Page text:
During the first year of pointedly working to re-occupy Takata’s homes, while there has been general support from the community for this effort, few members of the community have taken any concrete action to help. Working together with a dedicated crew of university students, I have cleaned out three homes as described in Vacant Homes #1, #5 and #7 above. Mr. Arimura was the only member of the community who participated in our work on #1 and a woman from the neighborhood boiled some potatoes and brought them over when we were cleaning #5. It was not until our work on #7 that there was any noteworthy response from the community. In that case a neighbor prepared lunch, another boiled sweet potatoes, two others brought food to snack on and three men showed up to help with the actual physical labor of tearing down two sheds.
I did not solicit help from the community in the hope that people would step forward without having to be asked. Unfortunately, very few did volunteer their time and even the community leaders were generally apathetic as evidenced in their failure to provide information about vacant homes in their respective communities. Only time will tell the degree to which members of the community feel compelled to address this threat to the very existence of their community.
I had initially planned to wait until we had found a potential occupant before making the commitment to renovate Takata’s vacant homes. I had imagined that we could set up a renovation fund and use it to pay for the alterations a new resident required. When the resident paid their rent it would be deposited in the renovation fund until the initial investment had been recuperated. Thereafter, rent money would go directly to the landlord. The landlord, in return for waiting patiently for any income from the home, would enjoy “free” changes to the home that would increase its value. Common renovation work would include, conversion to a flush toilet, conversion from tatami to wood flooring in some of the rooms, replacement of old floor boards, replacement of the kitchen sink and counter, and conversion of the second floor of the adjoining livestock area to a work space or additional bedroom.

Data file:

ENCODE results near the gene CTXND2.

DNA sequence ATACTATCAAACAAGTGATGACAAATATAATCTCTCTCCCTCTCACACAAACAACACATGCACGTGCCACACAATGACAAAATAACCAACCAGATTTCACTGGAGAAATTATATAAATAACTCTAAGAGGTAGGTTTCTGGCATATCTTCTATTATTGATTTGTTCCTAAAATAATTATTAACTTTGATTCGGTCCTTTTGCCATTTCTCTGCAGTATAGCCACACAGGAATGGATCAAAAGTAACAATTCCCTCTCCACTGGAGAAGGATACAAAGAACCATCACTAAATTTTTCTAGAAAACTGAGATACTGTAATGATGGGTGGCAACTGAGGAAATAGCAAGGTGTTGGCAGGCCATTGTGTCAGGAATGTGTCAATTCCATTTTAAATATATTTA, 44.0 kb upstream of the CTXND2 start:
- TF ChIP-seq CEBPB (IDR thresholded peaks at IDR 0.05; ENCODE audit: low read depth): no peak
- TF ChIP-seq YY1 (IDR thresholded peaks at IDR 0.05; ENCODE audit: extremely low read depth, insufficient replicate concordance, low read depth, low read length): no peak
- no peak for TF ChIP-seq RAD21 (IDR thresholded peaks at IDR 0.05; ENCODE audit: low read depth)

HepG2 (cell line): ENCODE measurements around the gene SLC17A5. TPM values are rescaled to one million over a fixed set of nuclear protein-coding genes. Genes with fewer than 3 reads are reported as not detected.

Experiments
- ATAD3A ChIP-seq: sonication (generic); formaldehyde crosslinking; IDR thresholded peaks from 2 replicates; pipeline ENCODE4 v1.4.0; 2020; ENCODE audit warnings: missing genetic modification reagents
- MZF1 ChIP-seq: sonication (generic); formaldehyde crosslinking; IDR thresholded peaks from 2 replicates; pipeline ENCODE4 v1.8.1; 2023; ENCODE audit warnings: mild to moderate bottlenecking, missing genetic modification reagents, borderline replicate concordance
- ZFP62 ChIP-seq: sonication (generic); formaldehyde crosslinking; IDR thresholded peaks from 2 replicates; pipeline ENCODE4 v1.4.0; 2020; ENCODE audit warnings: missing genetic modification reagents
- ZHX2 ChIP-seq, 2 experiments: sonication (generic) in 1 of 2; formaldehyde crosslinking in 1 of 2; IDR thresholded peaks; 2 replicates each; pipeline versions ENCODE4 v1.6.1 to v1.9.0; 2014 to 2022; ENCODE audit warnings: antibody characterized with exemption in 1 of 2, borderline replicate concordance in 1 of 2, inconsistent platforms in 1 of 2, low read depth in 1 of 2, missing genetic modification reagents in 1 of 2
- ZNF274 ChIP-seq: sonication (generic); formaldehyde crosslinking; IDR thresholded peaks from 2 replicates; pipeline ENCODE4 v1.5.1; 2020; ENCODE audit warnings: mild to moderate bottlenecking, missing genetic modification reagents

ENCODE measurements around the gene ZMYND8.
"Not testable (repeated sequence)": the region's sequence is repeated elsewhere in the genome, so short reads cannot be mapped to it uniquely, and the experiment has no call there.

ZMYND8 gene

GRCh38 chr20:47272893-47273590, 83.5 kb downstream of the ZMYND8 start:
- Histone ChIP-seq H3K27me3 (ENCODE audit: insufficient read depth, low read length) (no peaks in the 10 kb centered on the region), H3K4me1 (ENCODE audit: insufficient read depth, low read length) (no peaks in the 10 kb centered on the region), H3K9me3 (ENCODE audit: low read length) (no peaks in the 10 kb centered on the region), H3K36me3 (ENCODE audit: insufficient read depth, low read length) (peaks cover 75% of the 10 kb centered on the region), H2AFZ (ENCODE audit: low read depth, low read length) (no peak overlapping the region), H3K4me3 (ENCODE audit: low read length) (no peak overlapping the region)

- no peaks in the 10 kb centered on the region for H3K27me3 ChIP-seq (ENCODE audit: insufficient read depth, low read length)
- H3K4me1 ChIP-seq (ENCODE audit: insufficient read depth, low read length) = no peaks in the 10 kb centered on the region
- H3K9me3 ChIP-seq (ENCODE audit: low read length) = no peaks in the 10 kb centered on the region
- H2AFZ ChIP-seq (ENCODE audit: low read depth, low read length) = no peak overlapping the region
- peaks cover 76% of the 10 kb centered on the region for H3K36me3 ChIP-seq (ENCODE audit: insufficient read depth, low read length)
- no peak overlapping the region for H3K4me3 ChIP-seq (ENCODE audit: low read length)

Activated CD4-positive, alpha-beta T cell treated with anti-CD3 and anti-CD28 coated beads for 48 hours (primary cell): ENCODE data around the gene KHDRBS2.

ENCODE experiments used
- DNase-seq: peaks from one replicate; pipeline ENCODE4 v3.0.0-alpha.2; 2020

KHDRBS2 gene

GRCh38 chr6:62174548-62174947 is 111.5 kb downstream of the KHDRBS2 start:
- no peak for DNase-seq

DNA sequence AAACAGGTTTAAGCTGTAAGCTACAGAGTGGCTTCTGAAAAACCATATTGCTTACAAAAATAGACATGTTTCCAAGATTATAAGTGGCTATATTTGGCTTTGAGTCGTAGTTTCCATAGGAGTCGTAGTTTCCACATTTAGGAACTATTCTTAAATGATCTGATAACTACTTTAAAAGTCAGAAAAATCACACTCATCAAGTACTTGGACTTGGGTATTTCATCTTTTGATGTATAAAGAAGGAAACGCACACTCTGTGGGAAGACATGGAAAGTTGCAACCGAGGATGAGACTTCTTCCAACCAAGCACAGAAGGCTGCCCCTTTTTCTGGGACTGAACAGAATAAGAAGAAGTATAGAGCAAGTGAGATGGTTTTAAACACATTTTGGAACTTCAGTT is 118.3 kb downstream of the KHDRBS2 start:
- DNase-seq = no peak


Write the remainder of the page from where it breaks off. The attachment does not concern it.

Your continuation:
While writing this article I received word that the national government will pay for $50,000 of renovation work, enough to prepare two or three homes for occupation by new residents. I will use this money to purchase renovation materials and to pay the wages of a carpenter and a plasterer, two skilled artisans and friends who are familiar with traditional building methods.
Given the large number of homes that are becoming vacant, I can be increasingly selective when determining whether a home should be considered for renovation. A home should be structurally sound and located on a viable plot of land a reasonable distance from neighbors. Ideally the owner should be someone who can be communicated with directly and not through another individual as this is the only means by which to establish rapport.
Finally, I must decide how much time and effort to commit to finding homes and future residents for them. Should I, as an outsider who arrived in this community some six years ago, continue to pursue this work while members of the community who were born and raised here are pursuing their own interests and doing little to help out? Should my efforts be tied to theirs or are these separate matters? I have yet to find the answers to these questions. Time will tell.
Jeffrey S. Irish
Jeffrey S. Irish, a longterm resident of Kagoshima, is a translator and author of books in both English and Japanese ( The Forgotten Japanese: Encounters with Rural Life and Folklore, by Tsuneichi Miyamoto; Doctor Stories from the Island: Journals of the Legendary Dr Koto, by Kenjiro Setoue; My Nuclear Nightmare: Leading Japan through the Fukushima Disaster to a Nuclear-free Future, by Naoto Kan; 幸せに暮らす集落、鹿児島土喰集落の人々と共に；ライフ・トーク、学生たちと歩いて聞いた坂之上の35名), now venturing into TV documentary-making; he’s also an old friend of KJ. He was a major contributor to a special KJ bookzine, Inaka: The Japanese Countryside (KJ 37), which remains available as a back issue.
Photographs by Jeffrey S. Irish